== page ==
Cereal Leaf Beetle


Description

Adult Cereal Leaf Beetle

Overwintering adult cereal leaf beetles can be found in Kentucky small grain fields from early April until mid-May. Their eggs are laid from mid-April until late May, and larvae occur from late April through mid-June. Cereal leaf beetle adults are shiny black beetles with red legs and thorax, approximately 1/2 inch long.

The larvae are pale yellow and soft bodied. They "glue" pieces of trash and leaves on their backs as camouflage and may look like bird droppings.

Damage

The adults and larva tear out long narrow strips of tissue between the leaf veins. This feeding pattern leaves long whitish scars on the leaves

Cereal Leaf Beetle Larvae

Cereal Leaf Beetle Larvae

Photos - University of Kentucky

Dept. of Entomology

.

Cereal Leaf Beetle Activity

Cerea Leaf Betle Activity in Wheat

Please note: These dates are approximations only. This calendar was constructed using data from Kentucky, USA. These dates may not apply in your area. You may wish to contact your county extension agent or agricultural consultant for information tailored to your locality.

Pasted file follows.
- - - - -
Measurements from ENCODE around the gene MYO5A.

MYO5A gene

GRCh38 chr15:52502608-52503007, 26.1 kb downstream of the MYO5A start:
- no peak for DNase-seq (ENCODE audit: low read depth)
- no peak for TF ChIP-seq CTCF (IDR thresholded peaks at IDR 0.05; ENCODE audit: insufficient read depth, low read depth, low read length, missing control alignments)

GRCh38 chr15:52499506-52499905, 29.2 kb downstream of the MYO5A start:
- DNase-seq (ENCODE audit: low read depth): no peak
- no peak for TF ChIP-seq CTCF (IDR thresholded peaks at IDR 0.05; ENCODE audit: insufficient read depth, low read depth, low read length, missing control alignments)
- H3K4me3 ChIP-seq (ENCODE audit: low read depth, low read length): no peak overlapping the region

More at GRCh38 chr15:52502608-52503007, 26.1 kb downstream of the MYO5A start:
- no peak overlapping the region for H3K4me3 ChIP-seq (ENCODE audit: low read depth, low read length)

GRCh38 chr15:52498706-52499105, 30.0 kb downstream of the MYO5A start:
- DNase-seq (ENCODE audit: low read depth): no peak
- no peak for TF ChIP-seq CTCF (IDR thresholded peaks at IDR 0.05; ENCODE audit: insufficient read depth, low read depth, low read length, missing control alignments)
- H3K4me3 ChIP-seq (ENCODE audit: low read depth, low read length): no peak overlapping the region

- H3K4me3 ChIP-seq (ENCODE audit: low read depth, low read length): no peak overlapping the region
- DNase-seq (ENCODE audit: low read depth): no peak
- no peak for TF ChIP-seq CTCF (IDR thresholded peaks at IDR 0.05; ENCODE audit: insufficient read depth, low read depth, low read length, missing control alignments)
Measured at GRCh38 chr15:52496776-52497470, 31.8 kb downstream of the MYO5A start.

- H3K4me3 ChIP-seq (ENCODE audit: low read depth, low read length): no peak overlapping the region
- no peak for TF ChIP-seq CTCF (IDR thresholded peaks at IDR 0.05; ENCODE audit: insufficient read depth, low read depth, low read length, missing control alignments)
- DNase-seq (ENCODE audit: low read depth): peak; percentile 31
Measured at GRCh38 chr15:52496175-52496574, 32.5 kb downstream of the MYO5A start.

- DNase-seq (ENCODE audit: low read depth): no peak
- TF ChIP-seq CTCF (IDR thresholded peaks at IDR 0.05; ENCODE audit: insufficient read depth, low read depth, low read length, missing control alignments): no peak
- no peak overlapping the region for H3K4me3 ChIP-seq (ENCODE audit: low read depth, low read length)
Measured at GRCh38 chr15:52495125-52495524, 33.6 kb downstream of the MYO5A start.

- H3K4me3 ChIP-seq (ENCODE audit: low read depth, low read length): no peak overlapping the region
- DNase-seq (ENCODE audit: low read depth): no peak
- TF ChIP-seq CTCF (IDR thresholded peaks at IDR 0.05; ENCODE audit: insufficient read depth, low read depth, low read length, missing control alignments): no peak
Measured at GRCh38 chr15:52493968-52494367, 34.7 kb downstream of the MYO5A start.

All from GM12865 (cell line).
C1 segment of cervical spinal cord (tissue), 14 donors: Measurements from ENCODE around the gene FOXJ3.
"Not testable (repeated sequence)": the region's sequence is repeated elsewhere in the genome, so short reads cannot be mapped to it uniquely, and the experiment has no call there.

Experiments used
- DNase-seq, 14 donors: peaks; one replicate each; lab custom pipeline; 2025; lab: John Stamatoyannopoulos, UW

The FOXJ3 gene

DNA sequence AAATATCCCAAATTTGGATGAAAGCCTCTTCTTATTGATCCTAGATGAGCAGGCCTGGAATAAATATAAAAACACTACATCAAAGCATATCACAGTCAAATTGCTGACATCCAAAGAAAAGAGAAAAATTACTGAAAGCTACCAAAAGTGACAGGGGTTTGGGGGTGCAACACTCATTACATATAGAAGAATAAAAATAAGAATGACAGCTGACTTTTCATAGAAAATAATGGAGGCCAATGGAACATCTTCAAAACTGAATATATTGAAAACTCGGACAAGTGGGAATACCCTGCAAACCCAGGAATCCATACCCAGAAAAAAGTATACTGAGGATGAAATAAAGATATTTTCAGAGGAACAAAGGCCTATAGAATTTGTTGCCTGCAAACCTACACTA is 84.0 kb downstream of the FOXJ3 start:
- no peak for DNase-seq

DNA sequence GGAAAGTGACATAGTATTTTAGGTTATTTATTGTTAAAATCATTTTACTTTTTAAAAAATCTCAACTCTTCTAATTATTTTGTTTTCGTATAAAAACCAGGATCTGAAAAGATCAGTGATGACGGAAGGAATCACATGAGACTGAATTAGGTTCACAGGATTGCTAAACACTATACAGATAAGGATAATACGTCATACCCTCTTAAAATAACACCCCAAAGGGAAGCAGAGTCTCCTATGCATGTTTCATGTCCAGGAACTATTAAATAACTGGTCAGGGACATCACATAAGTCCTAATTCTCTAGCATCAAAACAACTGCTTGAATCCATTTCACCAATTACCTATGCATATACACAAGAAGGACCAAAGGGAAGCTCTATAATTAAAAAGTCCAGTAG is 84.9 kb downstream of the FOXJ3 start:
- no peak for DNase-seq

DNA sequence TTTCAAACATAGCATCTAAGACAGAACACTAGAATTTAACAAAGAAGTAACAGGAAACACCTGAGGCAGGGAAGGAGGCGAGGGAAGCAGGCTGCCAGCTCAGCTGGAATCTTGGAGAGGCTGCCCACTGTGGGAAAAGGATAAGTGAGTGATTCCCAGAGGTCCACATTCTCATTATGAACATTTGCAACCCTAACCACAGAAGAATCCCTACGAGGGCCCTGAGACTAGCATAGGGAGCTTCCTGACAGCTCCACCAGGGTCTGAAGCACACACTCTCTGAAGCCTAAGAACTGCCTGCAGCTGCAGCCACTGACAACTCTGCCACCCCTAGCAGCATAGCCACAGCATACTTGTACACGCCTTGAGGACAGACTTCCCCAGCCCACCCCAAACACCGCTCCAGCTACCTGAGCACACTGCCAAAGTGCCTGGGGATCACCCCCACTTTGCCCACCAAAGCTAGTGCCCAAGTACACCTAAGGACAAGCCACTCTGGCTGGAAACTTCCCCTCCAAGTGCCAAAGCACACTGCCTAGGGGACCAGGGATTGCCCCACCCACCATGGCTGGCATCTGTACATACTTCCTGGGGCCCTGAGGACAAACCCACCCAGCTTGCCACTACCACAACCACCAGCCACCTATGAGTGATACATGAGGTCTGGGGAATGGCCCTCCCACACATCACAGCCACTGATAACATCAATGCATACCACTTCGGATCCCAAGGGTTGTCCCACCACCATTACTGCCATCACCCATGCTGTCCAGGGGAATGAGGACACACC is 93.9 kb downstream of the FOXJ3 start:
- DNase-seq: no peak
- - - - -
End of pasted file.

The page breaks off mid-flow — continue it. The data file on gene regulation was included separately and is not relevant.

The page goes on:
IPM Techniques and Scouting

  • Cereal leaf beetles are the food source for many parasites and predators. The eggs are eaten by lady beetles and several wasp parasites prey on the larvae. Also, a fungal disease may reduce the population. As a result of the presence of these natural enemies, the presence of cereal leaf beetles in a field does not necessarily mean that they will have an economic impact.
  • The number of sites you need to examine in a field is based on the size of the field.
  • For High Management Strategy, begin scouting at GS7 (two nodes present).
    For Low to Moderate Management Strategy, begin scouting by at least GS8 (flag) and continue through GS10.5 (flowering).
  • At each site check ten stems for larval and adult cereal leaf beetles.
  • Calculate and record the average number per stem.
  • High Management Strategy Threshold for egg/larval counts: Treat if you find any combination of 25 or more eggs and/or larvae per 100 tillers (i.e., an average of 1 per every 4 tillers or 0.25 per tiller).
    Low to Moderate Management Strategy Threshold: Treat if you find an average of 0.5 larva and/or adult per head-bearing stem.

References and Additional Information

Wheat Diseases and Wheat Insects Menu